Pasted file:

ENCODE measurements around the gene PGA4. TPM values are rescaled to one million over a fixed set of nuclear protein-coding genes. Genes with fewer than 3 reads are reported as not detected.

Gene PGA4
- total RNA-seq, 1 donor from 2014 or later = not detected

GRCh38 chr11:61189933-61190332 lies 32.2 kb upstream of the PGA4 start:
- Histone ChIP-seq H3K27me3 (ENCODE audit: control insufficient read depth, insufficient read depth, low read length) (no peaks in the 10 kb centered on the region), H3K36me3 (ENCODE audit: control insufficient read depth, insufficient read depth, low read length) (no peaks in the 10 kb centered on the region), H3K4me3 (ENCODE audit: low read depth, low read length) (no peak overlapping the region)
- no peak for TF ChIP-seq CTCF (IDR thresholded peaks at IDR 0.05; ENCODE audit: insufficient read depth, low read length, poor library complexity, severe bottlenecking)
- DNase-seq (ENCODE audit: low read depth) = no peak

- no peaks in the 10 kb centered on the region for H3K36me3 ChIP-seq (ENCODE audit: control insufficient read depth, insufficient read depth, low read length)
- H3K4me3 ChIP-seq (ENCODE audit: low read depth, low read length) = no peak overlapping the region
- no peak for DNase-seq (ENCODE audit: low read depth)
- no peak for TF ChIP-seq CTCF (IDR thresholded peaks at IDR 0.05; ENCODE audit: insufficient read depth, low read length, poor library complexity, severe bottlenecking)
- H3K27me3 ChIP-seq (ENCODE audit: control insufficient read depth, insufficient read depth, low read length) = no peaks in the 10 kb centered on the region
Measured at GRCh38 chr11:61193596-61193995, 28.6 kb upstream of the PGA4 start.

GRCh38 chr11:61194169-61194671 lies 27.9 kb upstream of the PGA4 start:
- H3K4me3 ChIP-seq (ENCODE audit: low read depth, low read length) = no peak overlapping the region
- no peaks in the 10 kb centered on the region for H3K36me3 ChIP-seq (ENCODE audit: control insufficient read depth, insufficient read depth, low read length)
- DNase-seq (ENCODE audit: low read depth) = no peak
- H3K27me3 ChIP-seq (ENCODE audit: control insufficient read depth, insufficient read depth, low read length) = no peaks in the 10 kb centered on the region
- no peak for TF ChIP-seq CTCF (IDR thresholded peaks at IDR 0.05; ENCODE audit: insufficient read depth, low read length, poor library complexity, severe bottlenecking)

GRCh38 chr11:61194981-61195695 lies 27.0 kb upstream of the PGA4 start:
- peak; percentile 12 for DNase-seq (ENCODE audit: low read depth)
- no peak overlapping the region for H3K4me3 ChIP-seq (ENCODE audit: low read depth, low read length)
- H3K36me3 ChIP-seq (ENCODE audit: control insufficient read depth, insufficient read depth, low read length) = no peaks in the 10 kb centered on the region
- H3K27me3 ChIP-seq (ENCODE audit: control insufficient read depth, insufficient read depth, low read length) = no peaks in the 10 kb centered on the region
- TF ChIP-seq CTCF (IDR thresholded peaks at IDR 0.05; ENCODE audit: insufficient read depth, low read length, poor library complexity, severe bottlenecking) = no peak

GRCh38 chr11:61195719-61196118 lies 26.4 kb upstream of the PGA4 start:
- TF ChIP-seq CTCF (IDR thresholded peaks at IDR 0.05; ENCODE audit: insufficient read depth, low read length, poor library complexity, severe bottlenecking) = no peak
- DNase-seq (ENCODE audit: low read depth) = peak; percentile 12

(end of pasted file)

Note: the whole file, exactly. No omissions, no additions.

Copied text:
ENCODE measurements around the gene PGA4. TPM values are rescaled to one million over a fixed set of nuclear protein-coding genes. Genes with fewer than 3 reads are reported as not detected.

Gene PGA4
- total RNA-seq, 1 donor from 2014 or later = not detected

GRCh38 chr11:61189933-61190332 lies 32.2 kb upstream of the PGA4 start:
- Histone ChIP-seq H3K27me3 (ENCODE audit: control insufficient read depth, insufficient read depth, low read length) (no peaks in the 10 kb centered on the region), H3K36me3 (ENCODE audit: control insufficient read depth, insufficient read depth, low read length) (no peaks in the 10 kb centered on the region), H3K4me3 (ENCODE audit: low read depth, low read length) (no peak overlapping the region)
- no peak for TF ChIP-seq CTCF (IDR thresholded peaks at IDR 0.05; ENCODE audit: insufficient read depth, low read length, poor library complexity, severe bottlenecking)
- DNase-seq (ENCODE audit: low read depth) = no peak

- no peaks in the 10 kb centered on the region for H3K36me3 ChIP-seq (ENCODE audit: control insufficient read depth, insufficient read depth, low read length)
- H3K4me3 ChIP-seq (ENCODE audit: low read depth, low read length) = no peak overlapping the region
- no peak for DNase-seq (ENCODE audit: low read depth)
- no peak for TF ChIP-seq CTCF (IDR thresholded peaks at IDR 0.05; ENCODE audit: insufficient read depth, low read length, poor library complexity, severe bottlenecking)
- H3K27me3 ChIP-seq (ENCODE audit: control insufficient read depth, insufficient read depth, low read length) = no peaks in the 10 kb centered on the region
Measured at GRCh38 chr11:61193596-61193995, 28.6 kb upstream of the PGA4 start.

GRCh38 chr11:61194169-61194671 lies 27.9 kb upstream of the PGA4 start:
- H3K4me3 ChIP-seq (ENCODE audit: low read depth, low read length) = no peak overlapping the region
- no peaks in the 10 kb centered on the region for H3K36me3 ChIP-seq (ENCODE audit: control insufficient read depth, insufficient read depth, low read length)
- DNase-seq (ENCODE audit: low read depth) = no peak
- H3K27me3 ChIP-seq (ENCODE audit: control insufficient read depth, insufficient read depth, low read length) = no peaks in the 10 kb centered on the region
- no peak for TF ChIP-seq CTCF (IDR thresholded peaks at IDR 0.05; ENCODE audit: insufficient read depth, low read length, poor library complexity, severe bottlenecking)

GRCh38 chr11:61194981-61195695 lies 27.0 kb upstream of the PGA4 start:
- peak; percentile 12 for DNase-seq (ENCODE audit: low read depth)
- no peak overlapping the region for H3K4me3 ChIP-seq (ENCODE audit: low read depth, low read length)
- H3K36me3 ChIP-seq (ENCODE audit: control insufficient read depth, insufficient read depth, low read length) = no peaks in the 10 kb centered on the region
- H3K27me3 ChIP-seq (ENCODE audit: control insufficient read depth, insufficient read depth, low read length) = no peaks in the 10 kb centered on the region
- TF ChIP-seq CTCF (IDR thresholded peaks at IDR 0.05; ENCODE audit: insufficient read depth, low read length, poor library complexity, severe bottlenecking) = no peak

GRCh38 chr11:61195719-61196118 lies 26.4 kb upstream of the PGA4 start:
- TF ChIP-seq CTCF (IDR thresholded peaks at IDR 0.05; ENCODE audit: insufficient read depth, low read length, poor library complexity, severe bottlenecking) = no peak
- DNase-seq (ENCODE audit: low read depth) = peak; percentile 12